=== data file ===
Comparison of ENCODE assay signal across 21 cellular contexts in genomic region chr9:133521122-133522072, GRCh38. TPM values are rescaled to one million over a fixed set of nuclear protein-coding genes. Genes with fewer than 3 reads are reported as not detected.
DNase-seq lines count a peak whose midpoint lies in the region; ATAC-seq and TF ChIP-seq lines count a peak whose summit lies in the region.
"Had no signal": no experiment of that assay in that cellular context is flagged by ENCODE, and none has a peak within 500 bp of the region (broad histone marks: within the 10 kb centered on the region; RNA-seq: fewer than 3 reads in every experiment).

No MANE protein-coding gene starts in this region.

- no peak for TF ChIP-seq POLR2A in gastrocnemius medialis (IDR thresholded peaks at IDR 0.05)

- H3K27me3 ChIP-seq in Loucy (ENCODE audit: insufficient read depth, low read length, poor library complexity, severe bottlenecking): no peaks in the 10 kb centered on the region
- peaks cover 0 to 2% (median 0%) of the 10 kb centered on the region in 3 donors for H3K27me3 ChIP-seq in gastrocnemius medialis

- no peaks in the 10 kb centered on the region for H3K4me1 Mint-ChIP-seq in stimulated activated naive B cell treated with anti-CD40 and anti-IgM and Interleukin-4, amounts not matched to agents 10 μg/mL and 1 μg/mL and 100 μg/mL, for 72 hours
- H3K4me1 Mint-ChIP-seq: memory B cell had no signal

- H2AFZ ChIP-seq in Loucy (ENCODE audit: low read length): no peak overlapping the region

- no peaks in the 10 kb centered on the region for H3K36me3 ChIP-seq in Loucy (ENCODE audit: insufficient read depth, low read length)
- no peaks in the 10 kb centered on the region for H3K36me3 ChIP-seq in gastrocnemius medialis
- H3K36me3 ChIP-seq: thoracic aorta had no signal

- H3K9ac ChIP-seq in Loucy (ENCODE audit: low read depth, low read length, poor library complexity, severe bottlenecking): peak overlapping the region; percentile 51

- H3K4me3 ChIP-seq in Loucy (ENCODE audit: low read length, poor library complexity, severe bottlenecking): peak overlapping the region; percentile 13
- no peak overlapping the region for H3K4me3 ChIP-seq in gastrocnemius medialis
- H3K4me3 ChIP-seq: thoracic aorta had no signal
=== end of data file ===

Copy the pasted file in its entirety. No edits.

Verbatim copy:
Comparison of ENCODE assay signal across 21 cellular contexts in genomic region chr9:133521122-133522072, GRCh38. TPM values are rescaled to one million over a fixed set of nuclear protein-coding genes. Genes with fewer than 3 reads are reported as not detected.
DNase-seq lines count a peak whose midpoint lies in the region; ATAC-seq and TF ChIP-seq lines count a peak whose summit lies in the region.
"Had no signal": no experiment of that assay in that cellular context is flagged by ENCODE, and none has a peak within 500 bp of the region (broad histone marks: within the 10 kb centered on the region; RNA-seq: fewer than 3 reads in every experiment).

No MANE protein-coding gene starts in this region.

- no peak for TF ChIP-seq POLR2A in gastrocnemius medialis (IDR thresholded peaks at IDR 0.05)

- H3K27me3 ChIP-seq in Loucy (ENCODE audit: insufficient read depth, low read length, poor library complexity, severe bottlenecking): no peaks in the 10 kb centered on the region
- peaks cover 0 to 2% (median 0%) of the 10 kb centered on the region in 3 donors for H3K27me3 ChIP-seq in gastrocnemius medialis

- no peaks in the 10 kb centered on the region for H3K4me1 Mint-ChIP-seq in stimulated activated naive B cell treated with anti-CD40 and anti-IgM and Interleukin-4, amounts not matched to agents 10 μg/mL and 1 μg/mL and 100 μg/mL, for 72 hours
- H3K4me1 Mint-ChIP-seq: memory B cell had no signal

- H2AFZ ChIP-seq in Loucy (ENCODE audit: low read length): no peak overlapping the region

- no peaks in the 10 kb centered on the region for H3K36me3 ChIP-seq in Loucy (ENCODE audit: insufficient read depth, low read length)
- no peaks in the 10 kb centered on the region for H3K36me3 ChIP-seq in gastrocnemius medialis
- H3K36me3 ChIP-seq: thoracic aorta had no signal

- H3K9ac ChIP-seq in Loucy (ENCODE audit: low read depth, low read length, poor library complexity, severe bottlenecking): peak overlapping the region; percentile 51

- H3K4me3 ChIP-seq in Loucy (ENCODE audit: low read length, poor library complexity, severe bottlenecking): peak overlapping the region; percentile 13
- no peak overlapping the region for H3K4me3 ChIP-seq in gastrocnemius medialis
- H3K4me3 ChIP-seq: thoracic aorta had no signal